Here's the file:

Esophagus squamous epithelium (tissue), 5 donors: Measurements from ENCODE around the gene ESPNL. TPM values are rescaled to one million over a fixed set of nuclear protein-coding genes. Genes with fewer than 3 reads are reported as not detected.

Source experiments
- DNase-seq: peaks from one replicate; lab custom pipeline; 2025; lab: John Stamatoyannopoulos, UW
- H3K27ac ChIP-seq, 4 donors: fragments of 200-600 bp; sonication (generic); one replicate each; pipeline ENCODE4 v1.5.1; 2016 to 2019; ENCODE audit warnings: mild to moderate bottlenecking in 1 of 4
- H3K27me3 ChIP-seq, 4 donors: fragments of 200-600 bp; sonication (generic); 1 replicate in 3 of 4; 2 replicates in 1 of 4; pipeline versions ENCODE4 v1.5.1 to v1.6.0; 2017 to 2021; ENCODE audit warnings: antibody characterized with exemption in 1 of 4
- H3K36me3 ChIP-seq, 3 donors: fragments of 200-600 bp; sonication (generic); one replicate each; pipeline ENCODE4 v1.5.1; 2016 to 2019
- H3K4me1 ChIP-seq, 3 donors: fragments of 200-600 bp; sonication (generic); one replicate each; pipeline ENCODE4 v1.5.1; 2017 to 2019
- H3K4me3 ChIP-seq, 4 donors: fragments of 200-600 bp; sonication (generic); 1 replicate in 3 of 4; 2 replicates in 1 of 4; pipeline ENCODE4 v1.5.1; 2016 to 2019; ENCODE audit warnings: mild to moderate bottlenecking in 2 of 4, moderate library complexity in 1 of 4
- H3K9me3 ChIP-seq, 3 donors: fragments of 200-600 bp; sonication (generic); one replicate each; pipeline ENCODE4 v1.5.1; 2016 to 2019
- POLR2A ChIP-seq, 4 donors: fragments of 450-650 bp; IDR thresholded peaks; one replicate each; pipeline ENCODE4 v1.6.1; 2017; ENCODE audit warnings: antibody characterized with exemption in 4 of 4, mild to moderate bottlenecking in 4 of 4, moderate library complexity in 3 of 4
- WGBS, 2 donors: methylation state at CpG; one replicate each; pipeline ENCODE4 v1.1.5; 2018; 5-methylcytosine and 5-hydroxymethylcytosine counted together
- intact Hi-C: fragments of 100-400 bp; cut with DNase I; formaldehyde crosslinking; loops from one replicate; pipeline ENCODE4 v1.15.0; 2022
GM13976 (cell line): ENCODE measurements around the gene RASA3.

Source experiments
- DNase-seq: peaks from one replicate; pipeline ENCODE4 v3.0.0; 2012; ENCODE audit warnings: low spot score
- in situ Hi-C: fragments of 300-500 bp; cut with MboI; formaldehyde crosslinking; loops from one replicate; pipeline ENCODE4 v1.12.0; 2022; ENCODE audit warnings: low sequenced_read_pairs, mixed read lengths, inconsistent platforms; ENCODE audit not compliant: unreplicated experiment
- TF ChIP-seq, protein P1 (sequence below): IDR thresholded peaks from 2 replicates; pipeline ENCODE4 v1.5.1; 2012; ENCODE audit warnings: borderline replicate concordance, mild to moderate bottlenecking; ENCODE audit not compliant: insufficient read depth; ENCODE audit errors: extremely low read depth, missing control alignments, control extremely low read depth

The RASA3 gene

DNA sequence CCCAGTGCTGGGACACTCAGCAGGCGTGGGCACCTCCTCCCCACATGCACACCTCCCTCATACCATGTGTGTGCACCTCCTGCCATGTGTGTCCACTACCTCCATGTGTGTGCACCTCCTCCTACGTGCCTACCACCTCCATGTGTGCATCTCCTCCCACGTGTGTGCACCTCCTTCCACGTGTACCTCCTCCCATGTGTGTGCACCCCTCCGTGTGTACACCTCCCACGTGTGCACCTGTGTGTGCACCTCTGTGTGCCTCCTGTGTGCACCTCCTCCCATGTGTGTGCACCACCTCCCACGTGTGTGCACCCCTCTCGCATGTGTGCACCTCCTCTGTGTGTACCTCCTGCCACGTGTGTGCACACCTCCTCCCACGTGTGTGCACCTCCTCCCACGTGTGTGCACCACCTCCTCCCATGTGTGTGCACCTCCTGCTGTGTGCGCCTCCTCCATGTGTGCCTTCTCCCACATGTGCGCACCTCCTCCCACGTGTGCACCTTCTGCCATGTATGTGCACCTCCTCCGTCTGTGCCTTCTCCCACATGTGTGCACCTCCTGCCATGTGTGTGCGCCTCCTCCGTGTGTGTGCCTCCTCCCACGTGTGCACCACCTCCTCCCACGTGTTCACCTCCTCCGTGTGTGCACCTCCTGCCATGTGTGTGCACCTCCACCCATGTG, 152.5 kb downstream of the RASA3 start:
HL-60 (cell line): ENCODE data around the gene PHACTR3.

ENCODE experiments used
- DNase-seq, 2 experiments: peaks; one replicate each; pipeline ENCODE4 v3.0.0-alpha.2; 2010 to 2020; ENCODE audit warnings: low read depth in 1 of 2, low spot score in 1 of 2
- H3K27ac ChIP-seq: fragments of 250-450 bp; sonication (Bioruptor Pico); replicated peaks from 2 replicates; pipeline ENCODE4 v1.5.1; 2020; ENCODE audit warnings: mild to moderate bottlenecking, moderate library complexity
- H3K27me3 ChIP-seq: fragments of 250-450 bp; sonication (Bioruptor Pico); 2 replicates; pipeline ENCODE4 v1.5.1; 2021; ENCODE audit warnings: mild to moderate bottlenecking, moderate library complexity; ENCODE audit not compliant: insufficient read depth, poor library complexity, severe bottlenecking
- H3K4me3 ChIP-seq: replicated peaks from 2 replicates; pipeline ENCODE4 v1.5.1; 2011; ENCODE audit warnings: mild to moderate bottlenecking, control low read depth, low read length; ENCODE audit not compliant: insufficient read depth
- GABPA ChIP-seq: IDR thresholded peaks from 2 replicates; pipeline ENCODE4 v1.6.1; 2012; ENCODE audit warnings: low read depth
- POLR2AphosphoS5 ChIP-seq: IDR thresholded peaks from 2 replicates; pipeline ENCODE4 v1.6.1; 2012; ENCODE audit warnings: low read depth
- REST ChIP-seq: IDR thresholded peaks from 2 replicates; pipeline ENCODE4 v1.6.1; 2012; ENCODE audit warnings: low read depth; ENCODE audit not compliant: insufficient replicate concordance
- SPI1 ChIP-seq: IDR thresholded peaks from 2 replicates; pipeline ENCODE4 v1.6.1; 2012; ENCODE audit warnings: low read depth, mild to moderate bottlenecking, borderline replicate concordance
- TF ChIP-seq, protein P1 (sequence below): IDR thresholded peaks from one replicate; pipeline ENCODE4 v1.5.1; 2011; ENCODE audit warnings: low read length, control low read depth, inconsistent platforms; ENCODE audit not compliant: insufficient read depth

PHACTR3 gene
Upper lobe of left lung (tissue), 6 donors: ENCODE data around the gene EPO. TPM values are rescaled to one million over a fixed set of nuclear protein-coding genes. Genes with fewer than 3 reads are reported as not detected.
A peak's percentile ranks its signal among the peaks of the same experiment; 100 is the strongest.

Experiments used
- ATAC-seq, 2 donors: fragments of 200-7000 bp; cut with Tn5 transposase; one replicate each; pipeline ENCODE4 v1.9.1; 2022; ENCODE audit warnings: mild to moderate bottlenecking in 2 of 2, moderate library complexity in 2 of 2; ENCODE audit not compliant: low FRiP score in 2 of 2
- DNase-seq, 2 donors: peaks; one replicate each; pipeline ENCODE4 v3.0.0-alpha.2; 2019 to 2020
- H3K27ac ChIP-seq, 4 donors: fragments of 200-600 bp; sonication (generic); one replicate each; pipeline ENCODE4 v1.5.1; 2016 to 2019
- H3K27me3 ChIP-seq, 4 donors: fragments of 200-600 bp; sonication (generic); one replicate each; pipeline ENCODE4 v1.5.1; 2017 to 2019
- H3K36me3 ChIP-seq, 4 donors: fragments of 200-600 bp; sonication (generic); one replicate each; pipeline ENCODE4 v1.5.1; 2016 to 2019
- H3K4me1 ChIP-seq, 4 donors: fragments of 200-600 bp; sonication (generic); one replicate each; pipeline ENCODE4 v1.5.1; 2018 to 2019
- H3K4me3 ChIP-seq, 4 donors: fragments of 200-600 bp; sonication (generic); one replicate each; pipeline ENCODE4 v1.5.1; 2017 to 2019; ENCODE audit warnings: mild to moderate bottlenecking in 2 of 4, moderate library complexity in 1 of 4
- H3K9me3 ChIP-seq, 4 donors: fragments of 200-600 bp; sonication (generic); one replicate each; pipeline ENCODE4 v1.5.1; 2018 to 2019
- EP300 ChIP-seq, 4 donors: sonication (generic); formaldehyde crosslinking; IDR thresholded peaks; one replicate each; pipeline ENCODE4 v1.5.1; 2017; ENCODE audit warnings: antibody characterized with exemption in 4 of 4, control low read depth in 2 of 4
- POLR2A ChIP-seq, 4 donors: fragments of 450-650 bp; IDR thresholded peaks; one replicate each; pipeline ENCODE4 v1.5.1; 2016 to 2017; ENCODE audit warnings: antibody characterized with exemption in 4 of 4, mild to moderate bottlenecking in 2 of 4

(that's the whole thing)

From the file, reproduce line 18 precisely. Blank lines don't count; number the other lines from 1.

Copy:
The RASA3 gene